Fans of Macho Zapp will know that an important part of our flagship multimedia features is our moving visuals.
Whether the focus is on a musician chilling at a bar, an unfinished bass guitar swinging from a chain, or a woman lying in an MRI machine, the purpose is to bring the viewer into the scene - after all, we don't experience life like an edited TV programme.
For Synapse, our feature on the world of music psychology, we gave three artists (The Night Sea, Abel M'Vada, and Kenaim) the same video file of a brain being scanned and asked them to reinterpret in their own style. These were the results...
On his website the digital artist and musician Kenaim, says he "explore[s] emotion through motion and media synthesis".
But this is only touching the surface of the Phoenix-based innovator. His modesty (he names his most treasured award the junior judo state gold medal - certainly not to be sniffed at!) disguises the fact that he is a rising star in the field of moving visual creations and was featured last year in Vice's Creators project.
His Tumblr page is full of churning canvasses built to immerse you in an altered reality - and often express a deeper political or emotional meaning. It is not surprising then that he has featured in over 70 exhibitions and performances over the last few years and can boast a growing client list.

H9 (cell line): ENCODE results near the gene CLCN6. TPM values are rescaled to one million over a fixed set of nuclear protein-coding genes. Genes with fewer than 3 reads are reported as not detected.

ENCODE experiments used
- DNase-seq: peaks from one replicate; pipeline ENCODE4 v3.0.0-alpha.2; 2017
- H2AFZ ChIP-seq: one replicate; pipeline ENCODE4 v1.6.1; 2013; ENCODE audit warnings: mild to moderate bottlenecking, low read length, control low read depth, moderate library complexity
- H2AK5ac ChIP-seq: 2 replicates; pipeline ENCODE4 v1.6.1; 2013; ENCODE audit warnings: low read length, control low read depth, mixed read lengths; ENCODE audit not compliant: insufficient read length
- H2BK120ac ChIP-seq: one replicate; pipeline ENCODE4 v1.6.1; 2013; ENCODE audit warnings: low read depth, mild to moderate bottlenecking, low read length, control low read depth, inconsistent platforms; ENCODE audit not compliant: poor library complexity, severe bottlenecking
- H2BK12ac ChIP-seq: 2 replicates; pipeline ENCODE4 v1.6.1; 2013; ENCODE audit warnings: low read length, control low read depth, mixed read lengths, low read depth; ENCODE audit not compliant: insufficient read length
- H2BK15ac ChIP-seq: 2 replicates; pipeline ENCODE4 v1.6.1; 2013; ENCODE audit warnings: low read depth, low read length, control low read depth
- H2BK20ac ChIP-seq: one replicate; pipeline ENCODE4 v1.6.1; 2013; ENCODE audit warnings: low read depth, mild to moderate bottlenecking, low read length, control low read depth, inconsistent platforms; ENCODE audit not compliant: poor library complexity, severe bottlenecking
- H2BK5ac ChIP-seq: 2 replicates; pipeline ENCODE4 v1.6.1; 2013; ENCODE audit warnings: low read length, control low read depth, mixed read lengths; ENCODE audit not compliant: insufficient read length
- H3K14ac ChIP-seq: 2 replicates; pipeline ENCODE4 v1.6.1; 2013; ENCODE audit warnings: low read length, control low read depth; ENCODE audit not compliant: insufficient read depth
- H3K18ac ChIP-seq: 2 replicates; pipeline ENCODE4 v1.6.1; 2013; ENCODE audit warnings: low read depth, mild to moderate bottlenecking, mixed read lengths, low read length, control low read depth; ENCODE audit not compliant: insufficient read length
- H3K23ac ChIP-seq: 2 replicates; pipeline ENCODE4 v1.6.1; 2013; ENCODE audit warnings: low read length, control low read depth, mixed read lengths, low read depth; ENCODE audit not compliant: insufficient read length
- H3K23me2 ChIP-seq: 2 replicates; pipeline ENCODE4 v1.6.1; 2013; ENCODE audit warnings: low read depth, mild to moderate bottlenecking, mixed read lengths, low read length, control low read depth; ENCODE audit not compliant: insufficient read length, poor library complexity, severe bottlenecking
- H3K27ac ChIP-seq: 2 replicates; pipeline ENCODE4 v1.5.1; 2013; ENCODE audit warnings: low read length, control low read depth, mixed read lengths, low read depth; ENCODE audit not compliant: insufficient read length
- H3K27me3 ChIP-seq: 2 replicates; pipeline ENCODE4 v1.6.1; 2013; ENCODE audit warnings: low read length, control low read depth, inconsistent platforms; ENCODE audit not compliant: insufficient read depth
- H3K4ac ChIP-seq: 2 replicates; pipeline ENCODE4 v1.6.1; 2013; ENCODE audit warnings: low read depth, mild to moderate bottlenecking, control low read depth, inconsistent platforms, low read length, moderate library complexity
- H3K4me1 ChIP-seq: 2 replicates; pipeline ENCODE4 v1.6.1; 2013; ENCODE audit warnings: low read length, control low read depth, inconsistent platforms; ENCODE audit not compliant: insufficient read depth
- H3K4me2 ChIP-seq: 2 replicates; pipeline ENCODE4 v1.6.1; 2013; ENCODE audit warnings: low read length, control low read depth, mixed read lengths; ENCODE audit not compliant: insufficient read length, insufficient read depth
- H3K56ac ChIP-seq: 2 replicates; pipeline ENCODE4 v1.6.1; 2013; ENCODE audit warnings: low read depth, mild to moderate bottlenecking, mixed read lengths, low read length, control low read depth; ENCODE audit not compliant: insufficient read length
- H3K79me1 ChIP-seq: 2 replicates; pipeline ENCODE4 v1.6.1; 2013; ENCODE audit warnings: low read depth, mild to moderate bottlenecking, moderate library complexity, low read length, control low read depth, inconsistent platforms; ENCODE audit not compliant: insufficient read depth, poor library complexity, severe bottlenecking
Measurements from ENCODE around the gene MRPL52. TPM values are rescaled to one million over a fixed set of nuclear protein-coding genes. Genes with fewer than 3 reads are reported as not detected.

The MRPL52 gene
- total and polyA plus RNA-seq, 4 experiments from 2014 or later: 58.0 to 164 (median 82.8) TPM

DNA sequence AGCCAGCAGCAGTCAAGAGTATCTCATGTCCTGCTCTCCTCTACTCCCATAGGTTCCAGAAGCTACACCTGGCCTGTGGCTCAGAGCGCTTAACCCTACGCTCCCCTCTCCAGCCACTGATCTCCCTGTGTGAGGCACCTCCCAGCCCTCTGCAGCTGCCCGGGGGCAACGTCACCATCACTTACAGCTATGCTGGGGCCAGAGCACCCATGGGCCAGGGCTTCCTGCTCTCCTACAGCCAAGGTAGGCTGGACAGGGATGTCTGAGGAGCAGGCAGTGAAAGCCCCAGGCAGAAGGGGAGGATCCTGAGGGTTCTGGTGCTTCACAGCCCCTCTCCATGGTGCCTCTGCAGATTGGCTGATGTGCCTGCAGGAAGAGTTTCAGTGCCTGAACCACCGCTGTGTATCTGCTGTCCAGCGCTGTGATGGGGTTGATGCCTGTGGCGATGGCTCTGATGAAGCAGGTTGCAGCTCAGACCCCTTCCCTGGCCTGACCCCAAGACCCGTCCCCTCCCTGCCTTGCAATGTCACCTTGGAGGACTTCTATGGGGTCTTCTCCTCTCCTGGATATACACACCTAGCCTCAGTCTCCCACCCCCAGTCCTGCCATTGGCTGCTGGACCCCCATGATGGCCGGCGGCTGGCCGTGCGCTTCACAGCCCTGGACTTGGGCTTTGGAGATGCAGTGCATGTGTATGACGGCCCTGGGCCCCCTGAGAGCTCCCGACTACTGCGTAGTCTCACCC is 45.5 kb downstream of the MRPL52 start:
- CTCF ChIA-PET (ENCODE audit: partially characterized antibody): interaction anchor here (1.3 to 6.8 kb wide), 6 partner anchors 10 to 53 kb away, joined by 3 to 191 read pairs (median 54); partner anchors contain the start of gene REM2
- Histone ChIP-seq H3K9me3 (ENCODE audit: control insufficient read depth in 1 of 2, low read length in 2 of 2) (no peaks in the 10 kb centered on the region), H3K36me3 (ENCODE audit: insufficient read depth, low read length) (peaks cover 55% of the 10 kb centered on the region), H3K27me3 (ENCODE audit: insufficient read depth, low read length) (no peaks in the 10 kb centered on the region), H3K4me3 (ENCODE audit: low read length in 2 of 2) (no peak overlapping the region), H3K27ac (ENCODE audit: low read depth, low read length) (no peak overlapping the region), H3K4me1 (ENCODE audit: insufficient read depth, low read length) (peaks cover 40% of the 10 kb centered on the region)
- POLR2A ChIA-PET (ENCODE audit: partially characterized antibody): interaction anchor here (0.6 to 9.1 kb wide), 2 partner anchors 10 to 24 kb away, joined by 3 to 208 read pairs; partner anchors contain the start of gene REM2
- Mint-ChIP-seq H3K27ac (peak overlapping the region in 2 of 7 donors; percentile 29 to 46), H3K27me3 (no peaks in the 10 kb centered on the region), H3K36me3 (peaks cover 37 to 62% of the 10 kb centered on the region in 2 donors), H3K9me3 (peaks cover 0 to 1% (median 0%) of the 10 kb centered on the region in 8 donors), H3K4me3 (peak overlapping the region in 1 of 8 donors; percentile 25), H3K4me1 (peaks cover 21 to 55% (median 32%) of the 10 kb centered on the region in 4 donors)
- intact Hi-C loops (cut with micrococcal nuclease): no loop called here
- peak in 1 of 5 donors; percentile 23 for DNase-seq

'The Night Sea' is the perfect pseudonym for this artist - previously featured in our interview series profiling digital artists.
Like the sea (and many other digital artists), the artist likes to retain a sense of the mysterious, preferring to talk art rather than personas and, due to their skill at capturing movement, the various GIFs on Tumblr frequently bring to mind lights reflected in water.
Elsewhere we find this ripple effect transferred to people in rather haunting urban scenes portraying something between a rip in space-time, a teleporter, and some kind of ghostly apparition. This is the beauty of The Night Sea, whose animations, glitch and manipulations at the same time magnetize and challenge.
"Computers make excellent and efficient servants, but I have no wish to serve under them."
This quote sits at the top of Abel M'Vada's Tumblr page like a mission statement. An artist, Gif animator, graphic designer and sometime musician, it was his Gifs in particular that caught our eye - dramatic, futuristic, flush with neon - and all sharing a slightly malevolent edge.
The clever thing about M'Vada's work is that he manages to not only produce arresting moving images, but they all make a profound statement of some sort - often around our enslavement to technology.
And the below is our own effort. Though not taken from the same footage, we think it's pretty nifty nonetheless! It also features music by neuroscientist and composer Michael Casey.
Read all about the fascinating world of music psychology here - Synapse.